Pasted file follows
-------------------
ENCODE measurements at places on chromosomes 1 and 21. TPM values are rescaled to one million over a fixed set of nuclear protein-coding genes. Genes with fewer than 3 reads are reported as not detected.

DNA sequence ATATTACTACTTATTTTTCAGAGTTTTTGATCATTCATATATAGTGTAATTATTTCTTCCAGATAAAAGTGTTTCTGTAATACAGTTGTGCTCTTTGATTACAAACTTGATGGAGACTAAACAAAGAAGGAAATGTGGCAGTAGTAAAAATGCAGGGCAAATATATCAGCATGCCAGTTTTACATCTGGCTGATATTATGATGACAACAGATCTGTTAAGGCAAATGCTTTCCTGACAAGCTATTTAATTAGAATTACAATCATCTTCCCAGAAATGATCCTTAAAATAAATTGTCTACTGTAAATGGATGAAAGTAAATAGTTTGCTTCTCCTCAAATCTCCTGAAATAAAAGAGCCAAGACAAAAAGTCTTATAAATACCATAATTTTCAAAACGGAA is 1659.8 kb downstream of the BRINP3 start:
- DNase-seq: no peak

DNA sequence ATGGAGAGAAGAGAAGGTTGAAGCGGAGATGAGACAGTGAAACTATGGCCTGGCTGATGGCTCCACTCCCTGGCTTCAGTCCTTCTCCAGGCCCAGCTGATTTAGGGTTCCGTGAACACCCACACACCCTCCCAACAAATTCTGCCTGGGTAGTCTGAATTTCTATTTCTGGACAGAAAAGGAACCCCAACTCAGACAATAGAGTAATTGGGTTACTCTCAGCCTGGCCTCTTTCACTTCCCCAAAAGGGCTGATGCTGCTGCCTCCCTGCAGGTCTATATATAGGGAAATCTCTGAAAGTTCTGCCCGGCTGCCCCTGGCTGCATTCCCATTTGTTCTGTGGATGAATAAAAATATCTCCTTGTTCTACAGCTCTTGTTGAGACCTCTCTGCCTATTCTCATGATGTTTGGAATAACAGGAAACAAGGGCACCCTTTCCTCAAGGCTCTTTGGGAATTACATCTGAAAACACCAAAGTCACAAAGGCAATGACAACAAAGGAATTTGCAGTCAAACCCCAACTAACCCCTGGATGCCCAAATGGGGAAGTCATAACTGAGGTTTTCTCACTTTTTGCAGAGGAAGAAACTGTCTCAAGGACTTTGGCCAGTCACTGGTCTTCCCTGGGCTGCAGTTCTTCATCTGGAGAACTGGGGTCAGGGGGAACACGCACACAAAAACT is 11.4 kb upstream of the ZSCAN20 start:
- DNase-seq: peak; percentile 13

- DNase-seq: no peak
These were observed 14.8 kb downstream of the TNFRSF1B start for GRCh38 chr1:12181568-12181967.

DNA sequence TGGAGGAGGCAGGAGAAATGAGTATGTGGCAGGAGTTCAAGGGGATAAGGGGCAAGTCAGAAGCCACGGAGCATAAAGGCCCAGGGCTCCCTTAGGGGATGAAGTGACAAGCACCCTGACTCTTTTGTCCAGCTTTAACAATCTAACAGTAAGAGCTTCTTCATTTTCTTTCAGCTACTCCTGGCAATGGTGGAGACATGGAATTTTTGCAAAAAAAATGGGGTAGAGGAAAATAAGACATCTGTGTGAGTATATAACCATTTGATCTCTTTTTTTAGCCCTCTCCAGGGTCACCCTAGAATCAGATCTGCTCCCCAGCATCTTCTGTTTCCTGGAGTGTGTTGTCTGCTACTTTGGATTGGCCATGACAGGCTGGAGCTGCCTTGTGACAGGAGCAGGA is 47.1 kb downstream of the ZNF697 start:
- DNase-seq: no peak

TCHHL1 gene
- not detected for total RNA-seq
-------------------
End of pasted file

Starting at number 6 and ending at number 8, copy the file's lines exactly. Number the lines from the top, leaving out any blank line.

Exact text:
- DNase-seq: no peak
These were observed 14.8 kb downstream of the TNFRSF1B start for GRCh38 chr1:12181568-12181967.

DNA sequence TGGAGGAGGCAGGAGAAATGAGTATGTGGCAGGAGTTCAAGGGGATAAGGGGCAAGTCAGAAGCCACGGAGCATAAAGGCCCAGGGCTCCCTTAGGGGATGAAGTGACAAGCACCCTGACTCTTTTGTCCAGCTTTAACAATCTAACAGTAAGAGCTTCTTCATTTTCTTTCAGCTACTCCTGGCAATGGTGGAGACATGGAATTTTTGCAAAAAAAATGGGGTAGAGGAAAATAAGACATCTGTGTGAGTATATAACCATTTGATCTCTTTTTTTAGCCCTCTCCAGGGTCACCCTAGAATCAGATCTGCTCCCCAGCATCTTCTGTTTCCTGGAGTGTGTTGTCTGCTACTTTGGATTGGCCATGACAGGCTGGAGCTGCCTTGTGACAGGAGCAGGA is 47.1 kb downstream of the ZNF697 start: